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Every Little Step: The Miniseries

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A&E Network gives viewers VIP access to music icon and Grammy Award-winner Bobby Brown and his family with a new definitive Biography event and docuseries launching this summer. With more than 20 million records sold worldwide with New Edition, a solo career selling in excess of 12 million records, five gold singles, three No. 1 R&B hits, a Top 100 No. 1 hit, the New York Times best-selling author and one of Billboard Magazine’s Top 60 Male Artists of All Time details his transformation from Bad Boy artist to a responsible husband and father. Through exclusive access and interviews, the definitive documentary “Biography: Bobby Brown” gives fans an up-close and personal look at the American Music Award winner’s journey to superstardom and the fallout from his personal struggles with sobriety and the tragic deaths of his two children and first wife, Whitney Houston.

The new 12-episode series “Bobby Brown: Every Little Step” takes us in to present day for an exclusive look at his life with wife Alicia Etheredge-Brown and their children as he focuses on new business ventures, new music as well as the 2022 reunion with New Edition on The Culture Tour. 

“Biography: Bobby Brown” two-night event airs Monday, May 30 and Tuesday, May 31 at 8pm ET/PT. “Bobby Brown: Every Little Step” premieres Tuesday, May 31 at 10pm ET/PT with new episodes airing Tuesdays at 9pm ET/PT starting June 7.

In exclusive interviews, the R&B icon unveils his struggles with substance abuse, his marriage to Whitney Houston, the devastating loss of Houston and

From growing up in the housing projects of Roxbury, Massachusetts, through his rise to fame with New Edition and beyond, Bobby Brown shares his personal journey like never before in “Biography: Bobby Brown.” In exclusive interviews, the R&B icon unveils his struggles with substance abuse, his marriage to Whitney Houston, the devastating loss of Houston and his two children and his life as a devoted father and husband to Alicia Etheredge-Brown. Confronting his very personal yet very public struggles, Brown recounts what it was like to become a music phenomenon at such a young age in this tell-all documentary.  In an effort to come to terms with his tumultuous past, Bobby, for the very first time, visits the gravesite of Whitney Houston and daughter Bobbi Kristina and holds a deeply moving tribute in honor of Bobby Junior.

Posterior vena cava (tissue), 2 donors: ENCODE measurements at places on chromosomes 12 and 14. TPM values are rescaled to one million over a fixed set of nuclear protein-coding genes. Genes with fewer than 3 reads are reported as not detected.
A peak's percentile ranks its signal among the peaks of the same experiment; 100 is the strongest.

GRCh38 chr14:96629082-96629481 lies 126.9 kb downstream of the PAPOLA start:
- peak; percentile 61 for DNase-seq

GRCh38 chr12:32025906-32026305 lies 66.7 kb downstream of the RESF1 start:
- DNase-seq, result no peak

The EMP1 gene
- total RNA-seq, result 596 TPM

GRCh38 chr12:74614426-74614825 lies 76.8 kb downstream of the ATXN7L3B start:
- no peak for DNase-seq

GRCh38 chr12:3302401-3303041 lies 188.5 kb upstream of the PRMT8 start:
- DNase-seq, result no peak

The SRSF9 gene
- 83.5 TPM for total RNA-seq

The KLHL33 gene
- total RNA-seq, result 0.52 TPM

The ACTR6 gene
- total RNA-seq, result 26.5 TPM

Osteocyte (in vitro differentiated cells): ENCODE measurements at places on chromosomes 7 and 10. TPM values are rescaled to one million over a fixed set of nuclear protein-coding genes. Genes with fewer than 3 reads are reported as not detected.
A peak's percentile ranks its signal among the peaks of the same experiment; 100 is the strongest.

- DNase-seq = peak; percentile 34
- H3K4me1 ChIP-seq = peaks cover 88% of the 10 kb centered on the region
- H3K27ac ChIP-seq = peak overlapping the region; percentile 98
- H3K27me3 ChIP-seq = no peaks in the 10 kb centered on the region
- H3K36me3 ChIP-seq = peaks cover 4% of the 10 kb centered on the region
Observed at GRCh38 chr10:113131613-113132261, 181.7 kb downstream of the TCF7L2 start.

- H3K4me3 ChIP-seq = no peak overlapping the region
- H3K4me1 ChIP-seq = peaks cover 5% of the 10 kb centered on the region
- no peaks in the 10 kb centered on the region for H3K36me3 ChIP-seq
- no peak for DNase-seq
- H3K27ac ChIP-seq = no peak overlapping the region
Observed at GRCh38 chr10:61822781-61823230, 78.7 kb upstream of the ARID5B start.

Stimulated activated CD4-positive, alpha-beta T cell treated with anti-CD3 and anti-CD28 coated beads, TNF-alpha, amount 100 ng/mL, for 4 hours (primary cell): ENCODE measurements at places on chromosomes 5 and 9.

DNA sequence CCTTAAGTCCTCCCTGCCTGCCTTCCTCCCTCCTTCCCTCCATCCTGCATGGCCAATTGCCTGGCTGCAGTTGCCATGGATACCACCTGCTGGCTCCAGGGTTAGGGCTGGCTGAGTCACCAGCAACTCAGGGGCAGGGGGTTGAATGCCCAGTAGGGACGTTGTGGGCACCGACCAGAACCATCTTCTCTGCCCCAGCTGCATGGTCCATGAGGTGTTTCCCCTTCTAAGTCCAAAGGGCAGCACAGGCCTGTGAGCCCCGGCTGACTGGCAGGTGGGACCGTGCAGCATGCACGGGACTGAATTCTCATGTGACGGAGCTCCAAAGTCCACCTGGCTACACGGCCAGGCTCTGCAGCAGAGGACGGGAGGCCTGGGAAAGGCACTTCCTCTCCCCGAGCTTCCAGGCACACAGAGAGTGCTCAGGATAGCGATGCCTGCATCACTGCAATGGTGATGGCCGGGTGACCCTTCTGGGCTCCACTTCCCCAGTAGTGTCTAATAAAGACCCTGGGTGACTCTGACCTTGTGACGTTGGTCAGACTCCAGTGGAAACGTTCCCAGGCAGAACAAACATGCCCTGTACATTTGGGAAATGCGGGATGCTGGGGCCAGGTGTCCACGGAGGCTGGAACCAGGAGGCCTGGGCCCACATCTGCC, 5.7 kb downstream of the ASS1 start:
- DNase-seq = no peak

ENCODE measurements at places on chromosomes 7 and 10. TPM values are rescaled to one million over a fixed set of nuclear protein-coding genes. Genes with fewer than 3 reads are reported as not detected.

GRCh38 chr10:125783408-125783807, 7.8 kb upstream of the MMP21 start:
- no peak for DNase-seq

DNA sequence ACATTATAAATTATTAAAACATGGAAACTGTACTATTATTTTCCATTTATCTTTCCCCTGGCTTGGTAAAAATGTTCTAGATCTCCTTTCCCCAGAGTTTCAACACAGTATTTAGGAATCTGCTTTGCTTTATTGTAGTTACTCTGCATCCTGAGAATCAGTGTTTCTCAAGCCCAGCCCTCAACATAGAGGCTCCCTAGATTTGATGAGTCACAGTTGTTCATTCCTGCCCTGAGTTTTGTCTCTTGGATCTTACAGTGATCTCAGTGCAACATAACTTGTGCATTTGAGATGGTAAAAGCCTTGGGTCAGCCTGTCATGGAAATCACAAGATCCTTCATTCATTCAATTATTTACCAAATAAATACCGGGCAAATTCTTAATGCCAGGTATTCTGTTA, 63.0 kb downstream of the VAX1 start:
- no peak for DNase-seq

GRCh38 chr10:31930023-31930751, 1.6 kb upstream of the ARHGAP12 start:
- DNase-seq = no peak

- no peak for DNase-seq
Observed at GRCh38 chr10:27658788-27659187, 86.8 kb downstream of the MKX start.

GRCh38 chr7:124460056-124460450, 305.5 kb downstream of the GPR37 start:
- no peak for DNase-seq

The documentary includes interviews with Usher, Jermaine Dupri, Keith Sweat, Babyface, New Edition’s Ricky Bell, Michael Bivins, Ronnie DeVoe and Johnny Gill, as well as his family, friends and those who experienced this journey with him. Over the course of two nights, viewers will get to hear never-before-heard stories as they reflect on Bobby’s life both on and off stage.

After facing immense tragedy and adversity in the public eye, the Browns are ready to invite fans into their world as they embark on a new chapter of life in the 12-episode docuseries “Bobby Brown: Every Little Step.” Through exclusive access into their day-to-day lives, follow along as Bobby juggles his music career, raising a family, dealing with the recent loss of his son, sobriety and focusing on his physical health. There’s never a dull moment in the Brown household as they move through the triumphs and travails of everyday life and prepare for new adventures. Get to know Bobby, AliciaLa’Princia, Landon, Cassius, Hendrix and Bodhi up-close and personal,like never before.

Join the conversation by following @AETV and using #BobbyBrownBio and #EveryLittleStep. Both the documentary event and series will be available on demand and  to stream on the A&E app and aetv.com

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“Nina Simone: Four Women” at the Public Theater 

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By Catherine Lee